Beginners, for example, may start with full-body circuits to build muscle strength. The American Council on Exercise (ACE) recommends performing 10 to 15 reps per set and combining three or more exercises with short breaks between sets.
Choose a load that fatigues your muscles in 10 to 15 reps. Increase it gradually to keep your body guessing and prevent plateaus. Aim for two weekly workouts and progress to three as your strength and endurance improve.
Another option is to work one or two muscle groups during the same session (such as the chest or another major muscle group and a smaller one — like the biceps) and finish your workout with cardio or HIIT. New Mexico State University (NMSU) recommends doing eight to 12 reps per set to build size and strength or 15 to 20 reps per set for improved muscular endurance. Aim for two to four sets per exercise.
For example, you can train your chest and abs on Mondays, your legs on Tuesdays, your arms (biceps and triceps) on Thursdays and so on. Generally, it's not recommended to work the same muscle groups on consecutive days, as it may lead to overtraining. If you prefer whole body workout sessions, get 48 to 72 hours of rest after each workout, advises the NMSU.
A third option is to split your workouts into upper and lower body sessions. For example, you can perform one or two exercises for each major muscle group on Mondays, take a day or two off and then work your lower body. Take one or two days off and repeat. Try different exercises every time, perform more reps or increase your workout intensity to keep your routine varied.
How to Get Started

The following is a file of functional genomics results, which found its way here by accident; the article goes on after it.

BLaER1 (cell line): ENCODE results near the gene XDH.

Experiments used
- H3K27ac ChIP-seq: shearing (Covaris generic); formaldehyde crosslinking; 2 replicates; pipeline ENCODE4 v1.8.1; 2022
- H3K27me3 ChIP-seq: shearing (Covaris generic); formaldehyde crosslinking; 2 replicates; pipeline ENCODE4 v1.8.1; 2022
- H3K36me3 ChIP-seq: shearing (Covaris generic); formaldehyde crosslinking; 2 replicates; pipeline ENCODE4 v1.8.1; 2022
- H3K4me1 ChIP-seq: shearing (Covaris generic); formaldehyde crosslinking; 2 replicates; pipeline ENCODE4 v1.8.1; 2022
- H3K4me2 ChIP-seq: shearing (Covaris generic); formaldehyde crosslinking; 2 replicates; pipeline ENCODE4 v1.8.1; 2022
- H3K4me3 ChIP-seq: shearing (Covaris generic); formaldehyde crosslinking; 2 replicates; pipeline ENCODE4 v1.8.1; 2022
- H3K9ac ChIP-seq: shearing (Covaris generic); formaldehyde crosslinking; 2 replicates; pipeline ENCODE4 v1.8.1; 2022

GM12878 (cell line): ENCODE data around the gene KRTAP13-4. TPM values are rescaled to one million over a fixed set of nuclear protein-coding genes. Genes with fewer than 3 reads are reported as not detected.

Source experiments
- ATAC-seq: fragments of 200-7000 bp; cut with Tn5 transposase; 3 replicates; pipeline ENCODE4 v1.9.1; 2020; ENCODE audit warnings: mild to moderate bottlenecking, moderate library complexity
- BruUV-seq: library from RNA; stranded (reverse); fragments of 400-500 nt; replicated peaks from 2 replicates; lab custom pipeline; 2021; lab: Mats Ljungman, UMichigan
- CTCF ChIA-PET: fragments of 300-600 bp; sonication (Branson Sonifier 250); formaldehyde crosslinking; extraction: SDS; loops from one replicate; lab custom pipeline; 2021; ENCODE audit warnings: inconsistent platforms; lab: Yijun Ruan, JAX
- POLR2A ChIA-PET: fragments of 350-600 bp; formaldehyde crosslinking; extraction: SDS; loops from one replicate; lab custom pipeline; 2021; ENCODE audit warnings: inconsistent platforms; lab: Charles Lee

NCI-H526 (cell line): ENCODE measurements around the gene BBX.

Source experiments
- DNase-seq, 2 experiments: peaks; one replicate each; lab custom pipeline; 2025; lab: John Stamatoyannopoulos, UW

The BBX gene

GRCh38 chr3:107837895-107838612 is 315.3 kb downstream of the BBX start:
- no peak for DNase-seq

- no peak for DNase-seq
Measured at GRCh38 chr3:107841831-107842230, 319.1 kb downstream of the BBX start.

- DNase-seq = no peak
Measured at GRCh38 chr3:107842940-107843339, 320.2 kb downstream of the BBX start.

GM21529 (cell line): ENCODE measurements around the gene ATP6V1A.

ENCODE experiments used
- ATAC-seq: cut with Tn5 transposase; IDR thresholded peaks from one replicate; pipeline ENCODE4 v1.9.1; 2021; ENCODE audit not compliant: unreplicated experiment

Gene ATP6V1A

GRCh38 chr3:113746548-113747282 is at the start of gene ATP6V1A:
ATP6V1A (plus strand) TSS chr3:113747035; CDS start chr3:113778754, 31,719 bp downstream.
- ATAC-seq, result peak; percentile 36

Not sure where to start with your 10-day workout plan? Consider alternating between strength training workouts and interval training. If you intend to work out daily, aim for 30 to 40 minutes per session, recommends the ACE. Plan an active recovery day every now and then if necessary.
For example, you can structure your workout as follows:
- Day 1: Full-body circuits consisting of strength and plyometric exercises
- Day 2: Interval training (use the treadmill, elliptical trainer or stair climber)
- Day 3: Full-body circuits (choose different exercises than those performed on Day 1)
- Day 4: Interval training
- Day 5: Full-body circuits (repeat Day 1)
- Day 6: Yoga, Pilates, brisk walking or other forms of active recovery
- Day 7: Full-body circuits (repeat Day 2)
- Day 8: Interval training
- Day 9: Full-body circuits (repeat Day 1)
- Day 10: Interval training
Depending on the gym machine used, you may alternate between flat and incline intervals during each session. If, say, you do incline intervals on Day 2, go for flat intervals on Day 4 to keep your body guessing. Likewise, you may reduce or increase the resistance from one workout to the next.
- HHS: "Physical Activity Guidelines for Americans"
- Sports Health: "Overtraining Syndrome"
- Ohio State University Wexner Medical Center: "Should You Take a Break From Exercise?"
- NIFS: "Powerbuilding: The Middle Ground Between Powerlifting and Bodybuilding"
- Centers for Disease Control and Prevention: "Balancing Diet and Activity to Lose and Maintain Weight"
- Sports Medicine: "Effect of High-Intensity Interval Training on Total, Abdominal and Visceral Fat Mass: A Meta-Analysis"
- American Council on Exercise: "Strength Training Workout for Beginners"
- NMSU: "The Benefits of Strength Training and Tips for Getting Started"
- American Council on Exercise: "10-Day Workout Plan"